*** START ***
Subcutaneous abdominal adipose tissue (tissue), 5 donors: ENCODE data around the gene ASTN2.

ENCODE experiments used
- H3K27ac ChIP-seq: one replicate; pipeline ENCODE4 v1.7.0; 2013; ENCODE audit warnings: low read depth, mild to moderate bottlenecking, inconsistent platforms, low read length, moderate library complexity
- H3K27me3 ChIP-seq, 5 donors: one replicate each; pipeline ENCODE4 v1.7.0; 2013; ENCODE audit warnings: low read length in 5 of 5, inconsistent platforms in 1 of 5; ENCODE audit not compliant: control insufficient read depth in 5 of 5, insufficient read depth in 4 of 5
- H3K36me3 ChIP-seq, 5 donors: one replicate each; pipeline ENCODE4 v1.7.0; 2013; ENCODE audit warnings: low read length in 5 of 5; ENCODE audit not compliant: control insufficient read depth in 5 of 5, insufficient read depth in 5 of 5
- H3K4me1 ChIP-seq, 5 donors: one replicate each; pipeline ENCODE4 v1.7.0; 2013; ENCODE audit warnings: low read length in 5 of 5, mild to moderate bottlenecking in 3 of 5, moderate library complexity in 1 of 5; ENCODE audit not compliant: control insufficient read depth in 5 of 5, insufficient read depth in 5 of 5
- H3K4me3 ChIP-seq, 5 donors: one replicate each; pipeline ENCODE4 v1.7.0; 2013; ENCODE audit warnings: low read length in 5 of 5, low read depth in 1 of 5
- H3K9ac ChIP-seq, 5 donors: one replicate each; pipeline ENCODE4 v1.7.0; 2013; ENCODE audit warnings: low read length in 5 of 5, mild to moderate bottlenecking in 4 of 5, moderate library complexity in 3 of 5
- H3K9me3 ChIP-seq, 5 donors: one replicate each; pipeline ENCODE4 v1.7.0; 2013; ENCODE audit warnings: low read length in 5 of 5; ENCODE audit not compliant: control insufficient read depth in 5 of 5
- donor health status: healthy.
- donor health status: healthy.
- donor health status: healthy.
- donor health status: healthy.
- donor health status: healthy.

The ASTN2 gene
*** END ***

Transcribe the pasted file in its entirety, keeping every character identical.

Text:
Subcutaneous abdominal adipose tissue (tissue), 5 donors: ENCODE data around the gene ASTN2.

ENCODE experiments used
- H3K27ac ChIP-seq: one replicate; pipeline ENCODE4 v1.7.0; 2013; ENCODE audit warnings: low read depth, mild to moderate bottlenecking, inconsistent platforms, low read length, moderate library complexity
- H3K27me3 ChIP-seq, 5 donors: one replicate each; pipeline ENCODE4 v1.7.0; 2013; ENCODE audit warnings: low read length in 5 of 5, inconsistent platforms in 1 of 5; ENCODE audit not compliant: control insufficient read depth in 5 of 5, insufficient read depth in 4 of 5
- H3K36me3 ChIP-seq, 5 donors: one replicate each; pipeline ENCODE4 v1.7.0; 2013; ENCODE audit warnings: low read length in 5 of 5; ENCODE audit not compliant: control insufficient read depth in 5 of 5, insufficient read depth in 5 of 5
- H3K4me1 ChIP-seq, 5 donors: one replicate each; pipeline ENCODE4 v1.7.0; 2013; ENCODE audit warnings: low read length in 5 of 5, mild to moderate bottlenecking in 3 of 5, moderate library complexity in 1 of 5; ENCODE audit not compliant: control insufficient read depth in 5 of 5, insufficient read depth in 5 of 5
- H3K4me3 ChIP-seq, 5 donors: one replicate each; pipeline ENCODE4 v1.7.0; 2013; ENCODE audit warnings: low read length in 5 of 5, low read depth in 1 of 5
- H3K9ac ChIP-seq, 5 donors: one replicate each; pipeline ENCODE4 v1.7.0; 2013; ENCODE audit warnings: low read length in 5 of 5, mild to moderate bottlenecking in 4 of 5, moderate library complexity in 3 of 5
- H3K9me3 ChIP-seq, 5 donors: one replicate each; pipeline ENCODE4 v1.7.0; 2013; ENCODE audit warnings: low read length in 5 of 5; ENCODE audit not compliant: control insufficient read depth in 5 of 5
- donor health status: healthy.
- donor health status: healthy.
- donor health status: healthy.
- donor health status: healthy.
- donor health status: healthy.

The ASTN2 gene